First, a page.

Figure 5

KIR2DL2/3 recognize both C1 and C2 groups of alleles. Case no. 6 was characterized by C1 KIR-ligand mismatch, because the patient expressed HLA-A*1101,*3202, -B*3508,*1517 (Bw6/Bw4), -C*1504,*1602 (C2/C2), while the donor expressed HLA-A*33,*32, -B*14,*15 (Bw6/Bw4), -C*0802,*1602 (C1/C2). (A) Polyclonal activated NK cells derived at the third month after transplantation were tested for cytolytic activity against patient's leukemia blasts (JMML; ■) and the B-EBV BOB (□) in the absence and presence of mAb to the indicated molecules, such as 11PB6 (KIR2DL1/S1), GL-183 (KIR2DL2/L3/S2), and A6-136 (HLA-class I). The E:T ratio used was 10:1. The representative KIR2DL1/S1 KIR2DL2/3+ 6R-30 (B) and 6R-14 (C) clones were tested against 221/Cw3 and 221/Cw4 cell transfectants in the absence (□) and in the presence of the anti-KIR2DL2/3 () CH-L mAb, or the anti–HLA-class I (■) 6A4 (in case of Cw4 transfectant) or A6-136 mAb (in case of Cw3 transfectant). The E:T ratio used was 5:1. (D) 721.221 cells transfected with HLA-Cw6 or -Cw7 were stained with either W6/32 anti–HLA-class I mAb or with KIR2DL2-Fc, KIR2DL3-Fc soluble receptors. Empty profiles indicate staining with second reagent alone. Numbers within histograms indicate MRFI.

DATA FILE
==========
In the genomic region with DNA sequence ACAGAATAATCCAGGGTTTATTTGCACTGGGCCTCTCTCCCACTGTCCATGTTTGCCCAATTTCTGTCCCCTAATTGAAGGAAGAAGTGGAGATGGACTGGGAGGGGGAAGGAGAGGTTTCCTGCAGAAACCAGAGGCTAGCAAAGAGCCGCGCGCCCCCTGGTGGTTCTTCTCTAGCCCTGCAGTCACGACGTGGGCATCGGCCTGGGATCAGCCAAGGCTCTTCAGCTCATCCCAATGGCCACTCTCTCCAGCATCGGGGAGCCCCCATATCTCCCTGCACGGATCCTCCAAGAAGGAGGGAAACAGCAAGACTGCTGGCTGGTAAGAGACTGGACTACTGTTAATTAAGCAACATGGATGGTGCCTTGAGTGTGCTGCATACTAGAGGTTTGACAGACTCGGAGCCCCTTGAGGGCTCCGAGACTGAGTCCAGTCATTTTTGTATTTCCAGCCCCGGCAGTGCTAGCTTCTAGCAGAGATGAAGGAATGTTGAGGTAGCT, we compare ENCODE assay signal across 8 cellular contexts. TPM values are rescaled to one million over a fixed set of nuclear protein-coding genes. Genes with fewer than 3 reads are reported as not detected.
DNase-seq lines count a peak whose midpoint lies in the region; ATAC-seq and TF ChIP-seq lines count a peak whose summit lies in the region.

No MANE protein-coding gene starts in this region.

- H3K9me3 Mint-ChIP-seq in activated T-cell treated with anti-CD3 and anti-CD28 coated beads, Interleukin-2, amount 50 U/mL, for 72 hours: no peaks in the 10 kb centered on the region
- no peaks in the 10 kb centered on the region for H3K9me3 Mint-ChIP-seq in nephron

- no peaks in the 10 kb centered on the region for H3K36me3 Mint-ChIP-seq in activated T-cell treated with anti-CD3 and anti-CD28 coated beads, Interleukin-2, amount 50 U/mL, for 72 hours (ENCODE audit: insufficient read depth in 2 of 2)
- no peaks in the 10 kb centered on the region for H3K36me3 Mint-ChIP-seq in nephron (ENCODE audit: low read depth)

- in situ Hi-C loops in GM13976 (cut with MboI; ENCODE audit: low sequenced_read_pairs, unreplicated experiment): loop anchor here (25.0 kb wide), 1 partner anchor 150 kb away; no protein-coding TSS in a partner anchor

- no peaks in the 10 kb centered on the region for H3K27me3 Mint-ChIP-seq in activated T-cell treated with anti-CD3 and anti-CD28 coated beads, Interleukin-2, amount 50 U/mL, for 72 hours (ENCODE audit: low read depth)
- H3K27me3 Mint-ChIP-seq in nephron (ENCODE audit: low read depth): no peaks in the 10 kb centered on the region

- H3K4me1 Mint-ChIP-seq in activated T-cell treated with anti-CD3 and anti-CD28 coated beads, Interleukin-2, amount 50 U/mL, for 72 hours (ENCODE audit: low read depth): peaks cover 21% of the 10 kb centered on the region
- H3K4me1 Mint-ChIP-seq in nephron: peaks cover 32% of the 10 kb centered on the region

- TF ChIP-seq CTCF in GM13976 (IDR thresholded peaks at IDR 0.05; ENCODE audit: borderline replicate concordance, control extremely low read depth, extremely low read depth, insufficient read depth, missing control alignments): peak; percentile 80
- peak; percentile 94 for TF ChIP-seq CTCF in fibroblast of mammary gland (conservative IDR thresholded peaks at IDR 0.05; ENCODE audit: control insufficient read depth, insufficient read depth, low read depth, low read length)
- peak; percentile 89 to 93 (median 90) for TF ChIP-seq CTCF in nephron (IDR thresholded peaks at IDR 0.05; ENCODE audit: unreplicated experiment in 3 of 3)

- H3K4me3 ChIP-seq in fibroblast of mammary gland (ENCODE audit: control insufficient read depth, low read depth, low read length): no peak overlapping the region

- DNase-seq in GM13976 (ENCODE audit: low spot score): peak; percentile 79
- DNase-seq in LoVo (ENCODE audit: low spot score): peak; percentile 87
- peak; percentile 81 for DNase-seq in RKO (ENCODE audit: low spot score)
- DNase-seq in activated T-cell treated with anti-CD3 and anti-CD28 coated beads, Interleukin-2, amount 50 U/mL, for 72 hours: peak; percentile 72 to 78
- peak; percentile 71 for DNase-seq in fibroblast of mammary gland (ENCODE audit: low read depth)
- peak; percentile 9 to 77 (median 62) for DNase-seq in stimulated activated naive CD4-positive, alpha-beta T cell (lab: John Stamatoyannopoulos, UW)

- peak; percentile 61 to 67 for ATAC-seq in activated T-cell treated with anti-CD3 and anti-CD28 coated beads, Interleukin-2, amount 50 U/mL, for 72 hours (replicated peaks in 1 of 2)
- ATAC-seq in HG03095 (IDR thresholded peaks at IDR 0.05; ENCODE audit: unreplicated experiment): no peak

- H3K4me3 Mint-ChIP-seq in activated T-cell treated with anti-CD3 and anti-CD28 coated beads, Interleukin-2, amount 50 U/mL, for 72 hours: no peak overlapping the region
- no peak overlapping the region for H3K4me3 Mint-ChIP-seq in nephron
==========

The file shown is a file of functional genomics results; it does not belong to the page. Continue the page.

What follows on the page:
Figure 5

KIR2DL2/3 recognize both C1 and C2 groups of alleles. Case no. 6 was characterized by C1 KIR-ligand mismatch, because the patient expressed HLA-A*1101,*3202, -B*3508,*1517 (Bw6/Bw4), -C*1504,*1602 (C2/C2), while the donor expressed HLA-A*33,*32, -B*14,*15 (Bw6/Bw4), -C*0802,*1602 (C1/C2). (A) Polyclonal activated NK cells derived at the third month after transplantation were tested for cytolytic activity against patient's leukemia blasts (JMML; ■) and the B-EBV BOB (□) in the absence and presence of mAb to the indicated molecules, such as 11PB6 (KIR2DL1/S1), GL-183 (KIR2DL2/L3/S2), and A6-136 (HLA-class I). The E:T ratio used was 10:1. The representative KIR2DL1/S1 KIR2DL2/3+ 6R-30 (B) and 6R-14 (C) clones were tested against 221/Cw3 and 221/Cw4 cell transfectants in the absence (□) and in the presence of the anti-KIR2DL2/3 () CH-L mAb, or the anti–HLA-class I (■) 6A4 (in case of Cw4 transfectant) or A6-136 mAb (in case of Cw3 transfectant). The E:T ratio used was 5:1. (D) 721.221 cells transfected with HLA-Cw6 or -Cw7 were stained with either W6/32 anti–HLA-class I mAb or with KIR2DL2-Fc, KIR2DL3-Fc soluble receptors. Empty profiles indicate staining with second reagent alone. Numbers within histograms indicate MRFI.

Killing of C1/C1 leukemia blasts by KIR2DL1+ NK cells is not influenced by the coexpression of KIR2DS2